Identify Diagnostics 16 Panel Drug Test checks for MTD and all drugs of abuse, but not PPX. That said, it tests for a wider range of drugs and six adulterations.
It can check for potential drug use or if a person is complying with their methadone treatment. The test can also determine if the urine sample was tampered with.
But there’s a catch. This 16-panel drug test is for forensics use only or FUO. It isn’t CLIA-waived or FDA-cleared for at-home drug testing.
Law enforcers often use this type of test to detect drug use in suspected criminal offenders. But anyone who agrees to the fine print can purchase it online.
Overall, it’s a good alternative if you want to test for more drugs. You do have to buy it in bulk, with prices starting at $145 for a 25-cup pack.
|Cost of Testing||About $0.70 per cup or tested drug|
|Speed of Test Results||5 minutes|
|Cup pack size||15 and 25|
It checks for the recent use of marijuana and products containing tetrahydrocannabinol, such as edibles, delta 8/9, and THC vape.
The Exploro THC Urine Drug Test checks for tetrahydrocannabinol (THC). It’s the active compound in marijuana responsible for its psychological effects.
You can use the kit to test for THC in urine. This can happen if a person consumes products containing THC, such as:
Marijuana is the most commonly used federally illegal drug in the United States.6 As of 2022, it’s estimated that about 55 million American adults use marijuana.7
If you think a loved one is illegally using marijuana, this THC test from Exploro can help you find out. You can buy a 15-cup pack for only $10.45.
At only $2.60 per cup, this drug kit can test urine for 5 of the most commonly abused substances, including marijuana, opiates, amphetamines, benzodiazepines, and cocaine.
The Easy@Home 5-Pack is a 5-panel drug test. It can identify THC, OPI, COC, AMP, and BZO in urine samples.
Marijuana, opiates, cocaine, amphetamine, and benzodiazepine are some of the most commonly used drugs with a potential for abuse and addiction.7
We recommend Easy At Home if you want a simple test that won’t cost a lot upfront. A 5-cup pack is priced at $12.98.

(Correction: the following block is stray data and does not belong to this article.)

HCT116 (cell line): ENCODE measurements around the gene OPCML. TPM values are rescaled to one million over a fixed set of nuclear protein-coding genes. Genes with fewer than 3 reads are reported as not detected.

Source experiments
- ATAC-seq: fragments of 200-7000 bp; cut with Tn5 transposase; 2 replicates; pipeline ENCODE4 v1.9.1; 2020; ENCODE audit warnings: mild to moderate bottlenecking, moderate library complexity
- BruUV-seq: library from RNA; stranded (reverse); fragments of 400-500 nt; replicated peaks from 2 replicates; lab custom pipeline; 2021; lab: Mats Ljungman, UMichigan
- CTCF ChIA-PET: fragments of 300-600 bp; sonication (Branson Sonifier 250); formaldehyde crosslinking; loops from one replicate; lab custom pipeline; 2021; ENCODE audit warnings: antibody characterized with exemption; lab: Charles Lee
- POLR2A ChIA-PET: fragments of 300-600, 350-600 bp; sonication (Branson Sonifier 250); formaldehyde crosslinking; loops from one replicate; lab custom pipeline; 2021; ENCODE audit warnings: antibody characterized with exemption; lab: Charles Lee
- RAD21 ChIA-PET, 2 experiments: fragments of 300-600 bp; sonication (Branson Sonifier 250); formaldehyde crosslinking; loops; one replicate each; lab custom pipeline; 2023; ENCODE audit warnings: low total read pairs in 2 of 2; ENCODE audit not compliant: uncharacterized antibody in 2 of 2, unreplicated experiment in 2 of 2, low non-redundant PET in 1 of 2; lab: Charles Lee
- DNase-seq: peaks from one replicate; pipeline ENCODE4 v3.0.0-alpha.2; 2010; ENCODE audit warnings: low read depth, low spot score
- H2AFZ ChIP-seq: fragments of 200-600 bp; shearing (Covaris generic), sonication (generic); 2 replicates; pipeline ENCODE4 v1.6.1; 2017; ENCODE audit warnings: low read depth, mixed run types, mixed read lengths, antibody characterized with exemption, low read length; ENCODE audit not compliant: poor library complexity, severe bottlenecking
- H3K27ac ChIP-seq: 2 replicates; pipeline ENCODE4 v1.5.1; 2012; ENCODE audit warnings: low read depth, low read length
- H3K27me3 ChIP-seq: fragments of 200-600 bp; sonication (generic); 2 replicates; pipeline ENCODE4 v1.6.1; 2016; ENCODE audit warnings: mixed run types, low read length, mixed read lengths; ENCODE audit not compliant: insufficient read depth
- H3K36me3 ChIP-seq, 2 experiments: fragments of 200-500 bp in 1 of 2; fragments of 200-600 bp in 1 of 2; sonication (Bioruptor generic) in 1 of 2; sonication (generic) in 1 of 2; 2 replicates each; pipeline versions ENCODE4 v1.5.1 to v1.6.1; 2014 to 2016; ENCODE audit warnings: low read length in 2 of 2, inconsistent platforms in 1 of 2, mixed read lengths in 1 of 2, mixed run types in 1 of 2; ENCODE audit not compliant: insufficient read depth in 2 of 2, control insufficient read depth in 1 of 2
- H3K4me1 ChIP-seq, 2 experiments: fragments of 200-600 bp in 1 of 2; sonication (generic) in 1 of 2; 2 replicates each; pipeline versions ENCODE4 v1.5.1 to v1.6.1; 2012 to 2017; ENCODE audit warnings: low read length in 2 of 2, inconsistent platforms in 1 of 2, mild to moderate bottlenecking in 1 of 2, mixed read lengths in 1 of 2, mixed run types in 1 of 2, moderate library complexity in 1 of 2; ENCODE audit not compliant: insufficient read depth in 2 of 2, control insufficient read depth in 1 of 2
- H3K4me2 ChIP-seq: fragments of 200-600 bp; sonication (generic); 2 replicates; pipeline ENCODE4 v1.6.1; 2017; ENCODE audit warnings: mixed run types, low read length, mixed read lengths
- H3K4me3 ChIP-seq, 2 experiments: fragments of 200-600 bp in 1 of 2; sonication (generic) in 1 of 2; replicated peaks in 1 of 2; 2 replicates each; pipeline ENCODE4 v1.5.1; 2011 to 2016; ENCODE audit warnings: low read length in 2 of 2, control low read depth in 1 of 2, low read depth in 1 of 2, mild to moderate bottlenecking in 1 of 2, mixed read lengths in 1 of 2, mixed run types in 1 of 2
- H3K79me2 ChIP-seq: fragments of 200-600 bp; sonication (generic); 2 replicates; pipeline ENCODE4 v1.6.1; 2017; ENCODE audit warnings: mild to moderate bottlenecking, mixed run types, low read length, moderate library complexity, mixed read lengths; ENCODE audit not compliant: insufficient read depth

But if you consider the cost per tested drug, Areta’s 14-Panel Drug Test is still the best choice. It checks for 14 drugs and only costs $0.36 to test for each drug.
Most at-home drug tests sold online are self-testing kits. They usually include:
The temperature strip ensures that the sample is fresh and valid for testing. It’s usually built into the testing cup.
Taking these tests is as simple as peeing into the cup, dipping the testing strips into the sample for a few seconds, and reading the results after 5 minutes.
Depending on the number of lines that appear or how they change color, these may indicate a positive, negative, or invalid result.
Some at-home kits include confirmation testing. Here, a laboratory will test urine samples that were self-collected at home.
These tests can tell you the amount of the drug tested and include interpretations of your lab results.
When using an at-home drug test, you should read the bands on the testing strip using the instructions on the kit.
The color or number of these bands may indicate the following:
Negative test results can happen if you’re not taking the tested drug or if the last time you took the drug was too long ago to be detected.
“Negative results can also arise if there was only a small amount of the drug taken and if the drug is easily broken down by the body,” says Dr. Mira.
A false negative may also turn up if adulterations were added to the sample or the drug testing kit was expired.
Yes. At-home drug tests that are CLIA-waived and FDA-cleared provide accurate results. They can detect drugs in urine and have a low risk of error.
However, confirmation testing is still needed. Certain foods, drinks, dietary supplements, and medications can affect the accuracy of test results.1
At-home drug tests provide a practical and private way to check your loved ones for early signs of drug use and relapse.
There’s no need to visit a doctor, a laboratory, or a drug testing facility. These tests can be taken from the comfort of the home without strict monitoring.
They’re non-invasive and only require urine samples. Since these are rapid self-test kits, results are available within minutes.
Keep in mind that at-home tests only check for commonly abused drugs. They can’t detect all drugs of abuse, including new variants and less common drugs.
Even if a person tests positive for a drug, it doesn’t mean they’re abusing it. Follow-up laboratory tests are still needed to confirm the results.
If your loved one tests positive for one or more drugs, you’ll have the opportunity to get them the help they need at the earliest time possible.
You can schedule an appointment with a doctor who can order more tests, evaluate their condition, and provide guidance on the next steps.
Drug use disorder can affect a person’s brain and behavior in such a way that it becomes difficult for them to stop using drugs despite their negative effects.
Over time, drug tolerance, addiction, or dependence can happen.
“Tolerance is when the body doesn’t react to the usual dose of drugs like it used to. Dependence is when a person cannot function appropriately without the drug, and addiction is associated with signs and symptoms of overdosage,” says Dr. Mira.
This can lead to consequences in their health, relationships, finances, and professional life, such as:
Detecting early drug use can help you avoid these problems or keep them from getting worse. Drug addiction is a familial and societal problem.
Doctors can advise if your loved one needs withdrawal management and drug rehabilitation. They can also provide access to additional resources, support groups, and sober homes that will allow them to recover safely.